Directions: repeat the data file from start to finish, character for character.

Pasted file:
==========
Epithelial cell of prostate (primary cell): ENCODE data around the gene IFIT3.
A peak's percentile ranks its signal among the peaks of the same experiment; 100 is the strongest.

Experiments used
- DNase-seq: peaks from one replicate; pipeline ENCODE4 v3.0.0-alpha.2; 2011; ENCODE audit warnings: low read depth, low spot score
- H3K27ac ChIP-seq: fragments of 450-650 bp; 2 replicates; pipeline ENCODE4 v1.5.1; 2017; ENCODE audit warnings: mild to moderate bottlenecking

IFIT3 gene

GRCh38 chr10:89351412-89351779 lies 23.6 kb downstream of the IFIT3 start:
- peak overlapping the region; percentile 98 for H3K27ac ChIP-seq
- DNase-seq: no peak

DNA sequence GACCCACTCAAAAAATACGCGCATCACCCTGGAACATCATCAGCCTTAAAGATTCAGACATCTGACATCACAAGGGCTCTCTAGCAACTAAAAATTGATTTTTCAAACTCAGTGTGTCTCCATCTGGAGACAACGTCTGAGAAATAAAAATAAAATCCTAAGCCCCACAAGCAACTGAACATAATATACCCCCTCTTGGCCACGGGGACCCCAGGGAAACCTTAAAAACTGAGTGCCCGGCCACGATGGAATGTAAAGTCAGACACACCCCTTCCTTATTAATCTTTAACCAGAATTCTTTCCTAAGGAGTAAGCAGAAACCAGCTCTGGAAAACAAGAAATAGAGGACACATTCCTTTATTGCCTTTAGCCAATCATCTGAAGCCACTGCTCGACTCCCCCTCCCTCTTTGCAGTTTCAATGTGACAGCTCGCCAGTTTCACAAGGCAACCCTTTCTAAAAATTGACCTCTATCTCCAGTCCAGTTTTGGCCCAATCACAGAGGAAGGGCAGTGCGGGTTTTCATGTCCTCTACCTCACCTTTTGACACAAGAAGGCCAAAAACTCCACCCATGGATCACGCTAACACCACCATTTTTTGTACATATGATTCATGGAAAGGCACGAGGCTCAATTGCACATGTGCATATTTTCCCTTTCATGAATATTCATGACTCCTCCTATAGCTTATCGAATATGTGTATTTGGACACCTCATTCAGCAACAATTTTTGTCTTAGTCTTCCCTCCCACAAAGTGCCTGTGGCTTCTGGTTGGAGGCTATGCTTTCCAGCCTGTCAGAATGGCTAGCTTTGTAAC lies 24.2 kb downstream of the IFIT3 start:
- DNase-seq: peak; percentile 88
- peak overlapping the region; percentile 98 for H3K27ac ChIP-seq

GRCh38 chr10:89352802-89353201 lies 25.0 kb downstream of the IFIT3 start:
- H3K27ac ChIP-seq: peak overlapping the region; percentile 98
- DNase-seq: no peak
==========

Epithelial cell of prostate (primary cell): ENCODE data around the gene IFIT3.
A peak's percentile ranks its signal among the peaks of the same experiment; 100 is the strongest.

Experiments used
- DNase-seq: peaks from one replicate; pipeline ENCODE4 v3.0.0-alpha.2; 2011; ENCODE audit warnings: low read depth, low spot score
- H3K27ac ChIP-seq: fragments of 450-650 bp; 2 replicates; pipeline ENCODE4 v1.5.1; 2017; ENCODE audit warnings: mild to moderate bottlenecking

IFIT3 gene

GRCh38 chr10:89351412-89351779 lies 23.6 kb downstream of the IFIT3 start:
- peak overlapping the region; percentile 98 for H3K27ac ChIP-seq
- DNase-seq: no peak

DNA sequence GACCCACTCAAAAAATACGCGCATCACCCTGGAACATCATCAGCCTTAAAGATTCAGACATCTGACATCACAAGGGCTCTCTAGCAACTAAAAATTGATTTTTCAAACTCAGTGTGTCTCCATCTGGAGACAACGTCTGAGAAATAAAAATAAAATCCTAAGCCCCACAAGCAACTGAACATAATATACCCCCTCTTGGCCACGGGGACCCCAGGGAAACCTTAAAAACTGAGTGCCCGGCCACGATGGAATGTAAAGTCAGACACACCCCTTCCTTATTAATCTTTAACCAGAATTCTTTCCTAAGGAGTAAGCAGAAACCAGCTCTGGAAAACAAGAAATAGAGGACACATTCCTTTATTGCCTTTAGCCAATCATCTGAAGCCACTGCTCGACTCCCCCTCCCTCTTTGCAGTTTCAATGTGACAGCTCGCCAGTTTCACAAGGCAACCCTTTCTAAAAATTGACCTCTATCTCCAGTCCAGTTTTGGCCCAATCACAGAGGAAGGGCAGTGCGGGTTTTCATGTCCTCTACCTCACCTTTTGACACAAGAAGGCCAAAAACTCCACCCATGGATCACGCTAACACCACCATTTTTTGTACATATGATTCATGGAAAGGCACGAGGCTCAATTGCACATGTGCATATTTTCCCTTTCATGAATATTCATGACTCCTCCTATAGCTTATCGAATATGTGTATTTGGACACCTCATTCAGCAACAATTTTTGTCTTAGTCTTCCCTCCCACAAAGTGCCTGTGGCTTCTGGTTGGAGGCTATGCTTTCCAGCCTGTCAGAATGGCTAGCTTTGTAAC lies 24.2 kb downstream of the IFIT3 start:
- DNase-seq: peak; percentile 88
- peak overlapping the region; percentile 98 for H3K27ac ChIP-seq

GRCh38 chr10:89352802-89353201 lies 25.0 kb downstream of the IFIT3 start:
- H3K27ac ChIP-seq: peak overlapping the region; percentile 98
- DNase-seq: no peak